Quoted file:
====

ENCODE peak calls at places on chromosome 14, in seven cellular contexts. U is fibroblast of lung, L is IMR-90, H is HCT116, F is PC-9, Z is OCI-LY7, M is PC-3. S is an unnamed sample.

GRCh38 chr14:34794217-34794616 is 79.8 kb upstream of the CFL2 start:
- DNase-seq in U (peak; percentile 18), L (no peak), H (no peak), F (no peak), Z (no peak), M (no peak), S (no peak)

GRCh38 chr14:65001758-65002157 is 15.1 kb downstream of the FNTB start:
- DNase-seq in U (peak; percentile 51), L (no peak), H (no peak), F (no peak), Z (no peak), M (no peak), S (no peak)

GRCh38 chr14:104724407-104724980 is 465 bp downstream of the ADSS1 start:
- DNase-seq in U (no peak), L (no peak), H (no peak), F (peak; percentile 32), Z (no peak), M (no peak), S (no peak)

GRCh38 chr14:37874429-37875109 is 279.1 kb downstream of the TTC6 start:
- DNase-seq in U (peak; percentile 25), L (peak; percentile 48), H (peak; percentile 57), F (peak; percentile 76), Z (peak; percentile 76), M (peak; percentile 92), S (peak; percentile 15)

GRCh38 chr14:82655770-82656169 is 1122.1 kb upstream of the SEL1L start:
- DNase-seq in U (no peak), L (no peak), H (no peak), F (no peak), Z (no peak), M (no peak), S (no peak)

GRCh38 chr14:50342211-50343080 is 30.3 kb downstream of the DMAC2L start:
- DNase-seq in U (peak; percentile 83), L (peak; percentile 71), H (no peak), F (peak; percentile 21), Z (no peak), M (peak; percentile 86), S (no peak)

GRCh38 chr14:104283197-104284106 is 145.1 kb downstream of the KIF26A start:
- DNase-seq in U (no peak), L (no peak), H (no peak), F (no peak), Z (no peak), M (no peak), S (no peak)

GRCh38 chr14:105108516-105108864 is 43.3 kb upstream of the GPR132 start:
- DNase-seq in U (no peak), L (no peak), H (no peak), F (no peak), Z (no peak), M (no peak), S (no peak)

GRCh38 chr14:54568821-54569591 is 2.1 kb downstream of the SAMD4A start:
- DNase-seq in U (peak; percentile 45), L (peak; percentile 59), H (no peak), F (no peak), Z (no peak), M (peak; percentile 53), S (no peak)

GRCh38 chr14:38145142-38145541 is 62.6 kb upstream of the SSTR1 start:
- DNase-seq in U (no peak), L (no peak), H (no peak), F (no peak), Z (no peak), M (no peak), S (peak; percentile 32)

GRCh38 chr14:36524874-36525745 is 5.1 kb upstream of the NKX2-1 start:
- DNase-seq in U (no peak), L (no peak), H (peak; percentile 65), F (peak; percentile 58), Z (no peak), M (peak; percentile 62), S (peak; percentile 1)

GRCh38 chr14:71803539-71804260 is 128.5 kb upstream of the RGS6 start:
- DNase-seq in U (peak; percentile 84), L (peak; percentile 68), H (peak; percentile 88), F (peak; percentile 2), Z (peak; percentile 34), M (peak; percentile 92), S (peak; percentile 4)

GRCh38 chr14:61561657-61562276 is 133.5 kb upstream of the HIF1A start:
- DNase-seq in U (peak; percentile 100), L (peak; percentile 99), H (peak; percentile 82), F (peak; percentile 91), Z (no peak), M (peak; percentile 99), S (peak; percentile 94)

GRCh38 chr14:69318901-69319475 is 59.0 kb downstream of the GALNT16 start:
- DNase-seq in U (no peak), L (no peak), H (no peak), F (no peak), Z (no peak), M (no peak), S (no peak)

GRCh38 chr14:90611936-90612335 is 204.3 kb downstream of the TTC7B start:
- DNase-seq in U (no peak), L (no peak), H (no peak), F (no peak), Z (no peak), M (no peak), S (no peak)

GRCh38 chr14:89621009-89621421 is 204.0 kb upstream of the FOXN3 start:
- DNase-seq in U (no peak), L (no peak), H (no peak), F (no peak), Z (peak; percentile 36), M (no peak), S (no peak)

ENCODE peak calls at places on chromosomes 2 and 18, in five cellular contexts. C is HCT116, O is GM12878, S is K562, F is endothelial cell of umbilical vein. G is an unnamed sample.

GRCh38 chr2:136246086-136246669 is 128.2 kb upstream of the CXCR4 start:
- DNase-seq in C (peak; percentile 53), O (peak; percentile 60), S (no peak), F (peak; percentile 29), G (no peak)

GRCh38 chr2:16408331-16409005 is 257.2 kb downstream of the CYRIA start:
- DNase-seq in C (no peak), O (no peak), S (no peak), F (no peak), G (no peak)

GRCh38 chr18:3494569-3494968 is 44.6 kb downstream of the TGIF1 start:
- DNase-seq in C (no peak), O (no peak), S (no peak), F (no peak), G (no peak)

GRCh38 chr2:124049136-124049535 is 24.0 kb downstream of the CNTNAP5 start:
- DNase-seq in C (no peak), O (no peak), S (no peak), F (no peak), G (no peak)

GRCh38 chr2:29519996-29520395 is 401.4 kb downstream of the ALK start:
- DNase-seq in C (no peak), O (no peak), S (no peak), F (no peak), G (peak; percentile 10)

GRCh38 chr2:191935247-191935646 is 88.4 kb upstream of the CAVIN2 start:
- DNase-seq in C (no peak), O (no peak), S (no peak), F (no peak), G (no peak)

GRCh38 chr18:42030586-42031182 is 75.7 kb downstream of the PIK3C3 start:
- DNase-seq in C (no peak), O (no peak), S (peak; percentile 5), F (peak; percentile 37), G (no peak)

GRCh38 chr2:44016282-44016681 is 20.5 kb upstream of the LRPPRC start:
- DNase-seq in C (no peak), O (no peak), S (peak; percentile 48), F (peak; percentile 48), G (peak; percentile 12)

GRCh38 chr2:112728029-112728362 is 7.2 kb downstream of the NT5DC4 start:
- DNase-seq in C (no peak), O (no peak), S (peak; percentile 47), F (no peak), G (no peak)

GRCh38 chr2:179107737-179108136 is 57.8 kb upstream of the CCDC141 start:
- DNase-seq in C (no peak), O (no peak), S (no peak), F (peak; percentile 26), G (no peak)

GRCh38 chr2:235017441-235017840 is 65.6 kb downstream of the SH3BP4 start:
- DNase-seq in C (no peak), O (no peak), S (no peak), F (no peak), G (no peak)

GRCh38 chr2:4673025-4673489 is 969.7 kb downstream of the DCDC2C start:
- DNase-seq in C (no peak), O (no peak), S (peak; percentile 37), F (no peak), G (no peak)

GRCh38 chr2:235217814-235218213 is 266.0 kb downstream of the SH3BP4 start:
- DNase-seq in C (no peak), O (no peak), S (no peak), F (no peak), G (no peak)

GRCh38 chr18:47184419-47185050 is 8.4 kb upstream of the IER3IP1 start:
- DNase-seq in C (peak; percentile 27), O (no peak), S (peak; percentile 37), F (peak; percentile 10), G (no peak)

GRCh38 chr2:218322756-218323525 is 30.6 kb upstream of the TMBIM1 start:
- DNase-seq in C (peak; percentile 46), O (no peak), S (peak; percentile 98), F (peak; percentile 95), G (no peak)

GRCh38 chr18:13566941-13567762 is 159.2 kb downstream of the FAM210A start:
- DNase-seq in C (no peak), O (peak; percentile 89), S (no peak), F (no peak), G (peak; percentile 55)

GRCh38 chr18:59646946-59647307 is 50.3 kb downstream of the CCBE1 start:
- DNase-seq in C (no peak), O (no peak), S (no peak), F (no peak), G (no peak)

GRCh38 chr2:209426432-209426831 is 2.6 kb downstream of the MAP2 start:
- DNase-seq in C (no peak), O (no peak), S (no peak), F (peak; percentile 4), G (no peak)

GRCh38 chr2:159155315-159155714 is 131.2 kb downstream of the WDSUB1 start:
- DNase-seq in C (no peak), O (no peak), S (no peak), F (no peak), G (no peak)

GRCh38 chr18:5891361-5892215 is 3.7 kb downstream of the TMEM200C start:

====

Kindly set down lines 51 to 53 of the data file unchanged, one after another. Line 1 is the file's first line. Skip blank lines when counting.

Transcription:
GRCh38 chr2:112728029-112728362 is 7.2 kb downstream of the NT5DC4 start:
- DNase-seq in C (no peak), O (no peak), S (peak; percentile 47), F (no peak), G (no peak)

GRCh38 chr2:179107737-179108136 is 57.8 kb upstream of the CCDC141 start: